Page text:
Nicole Yunger Halpern has an affliction shared by many bright young people who pass through Perimeter. The problem? “I am,” she says, “terminally interested in everything.”
There is no cure for broad curiosity, but Yunger Halpern has adapted to her condition by choosing a field where she gets to do a little bit of many things: “Quantum physics, information theory, and thermodynamics, with sides of atomic, molecular, and optical physics; condensed matter; high-energy physics; and chemistry.”
She calls it quantum steampunk. Or, as the title of her forthcoming book has it, Quantum Steampunk: The Physics of Yesterday’s Tomorrow. The field’s aim: to reinvent thermodynamics for the quantum age.
“In the 1800s, steam engines were transforming the world,” Yunger Halpern says. “Thermodynamics started with a practical exploration of how they worked, and how they could be made to be more efficient – but it came to cover fundamental questions, like ‘Why does time flow in only one direction?’”
Nineteenth-century engineers were extracting work from heated gases – from steam. Physicists developed a toolkit to understand those trillions upon trillions upon trillions of whizzing, colliding molecules, describing them with statistics and with large-scale properties like temperature or pressure.
Now, 21st-century researchers are doing things like extracting work from single-electron boxes and examining the molecular motors of living cells. The 19th-century toolkit struggles with things that are essential in this context – quantum entanglement, for example. “So, what we need,” says Yunger Halpern, “is a toolkit for fusing the old with the new.”
Her quantum steampunk laboratory is part of an effort to develop one.
Yunger Halpern is a Perimeter alum – part of the Perimeter Scholars International (PSI) class of 2013. After getting her master’s degree at PSI, she completed a PhD at Caltech, studying with John Preskill. She went on to do a postdoctoral fellowship at Harvard. Now, she’s just landed in the Washington, D.C. area, where she is a staff physicist at the National Institute of Standards and Technology and an adjunct assistant professor at the University of Maryland.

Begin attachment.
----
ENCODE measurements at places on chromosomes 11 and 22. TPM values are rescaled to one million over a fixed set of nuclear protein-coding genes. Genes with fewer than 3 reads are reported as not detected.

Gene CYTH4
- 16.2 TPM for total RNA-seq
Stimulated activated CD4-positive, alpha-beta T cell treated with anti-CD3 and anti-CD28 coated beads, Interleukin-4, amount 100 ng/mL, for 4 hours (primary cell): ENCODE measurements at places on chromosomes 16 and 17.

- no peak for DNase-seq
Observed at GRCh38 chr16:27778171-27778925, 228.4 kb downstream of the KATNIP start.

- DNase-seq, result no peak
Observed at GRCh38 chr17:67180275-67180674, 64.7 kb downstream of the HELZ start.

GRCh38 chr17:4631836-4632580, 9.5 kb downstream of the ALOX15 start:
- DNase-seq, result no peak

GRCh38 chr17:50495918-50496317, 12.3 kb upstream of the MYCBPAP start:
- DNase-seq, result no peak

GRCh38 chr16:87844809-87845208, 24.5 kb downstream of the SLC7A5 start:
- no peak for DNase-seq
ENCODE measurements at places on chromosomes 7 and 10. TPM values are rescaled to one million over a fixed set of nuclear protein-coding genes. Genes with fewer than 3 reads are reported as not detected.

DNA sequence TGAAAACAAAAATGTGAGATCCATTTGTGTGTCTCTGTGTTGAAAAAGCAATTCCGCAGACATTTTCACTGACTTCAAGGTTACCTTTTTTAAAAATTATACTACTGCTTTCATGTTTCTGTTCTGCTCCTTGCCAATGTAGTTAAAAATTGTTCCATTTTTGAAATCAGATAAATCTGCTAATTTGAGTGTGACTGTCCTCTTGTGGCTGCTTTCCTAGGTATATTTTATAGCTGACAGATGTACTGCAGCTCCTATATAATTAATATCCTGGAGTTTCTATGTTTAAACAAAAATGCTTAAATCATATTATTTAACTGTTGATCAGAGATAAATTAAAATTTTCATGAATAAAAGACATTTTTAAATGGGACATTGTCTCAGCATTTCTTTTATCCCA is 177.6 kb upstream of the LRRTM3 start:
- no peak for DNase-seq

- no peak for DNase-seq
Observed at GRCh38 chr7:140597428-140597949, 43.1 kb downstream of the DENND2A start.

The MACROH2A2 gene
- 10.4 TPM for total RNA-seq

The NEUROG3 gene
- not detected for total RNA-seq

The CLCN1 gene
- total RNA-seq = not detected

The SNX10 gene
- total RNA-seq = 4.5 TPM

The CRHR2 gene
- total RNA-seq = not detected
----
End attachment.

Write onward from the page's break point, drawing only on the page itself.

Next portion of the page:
She also may be the only physicist with a time machine, top hat, and flock of cosplayers on the first page of her doctoral thesis. It’s the kind of opening that calls out for an origin story.
“When I was a student, I didn’t have a lot of time for extra reading,” she says. But, in her next breath, she notes some of the books she snuck in anyway. “Jay Ruzesky wrote this book about a clock,” she recounts. “I particularly remember one scene about a factory of automata. Something just clicked.”
What she had discovered was steampunk: a retro-futurism that takes the tropes of Victorian-era science fiction – think Jules Verne or H.G. Wells – and uses them to ask new questions.
Yunger Halpern began to let the steampunk spirit – equal parts joyful and critical, thriving on unexpected juxtapositions, liking nothing better than hinged goggles where new lenses can be flipped down over the eye – infuse her work.
Her first unexpected juxtaposition was between information and energy. In the last year of her undergraduate degree, she went to a lecture where the professor talked about that relationship. “I was fascinated by the thought experiments he proposed – fascinated by the whole idea, really,” she says. “I felt this jolt of excitement.”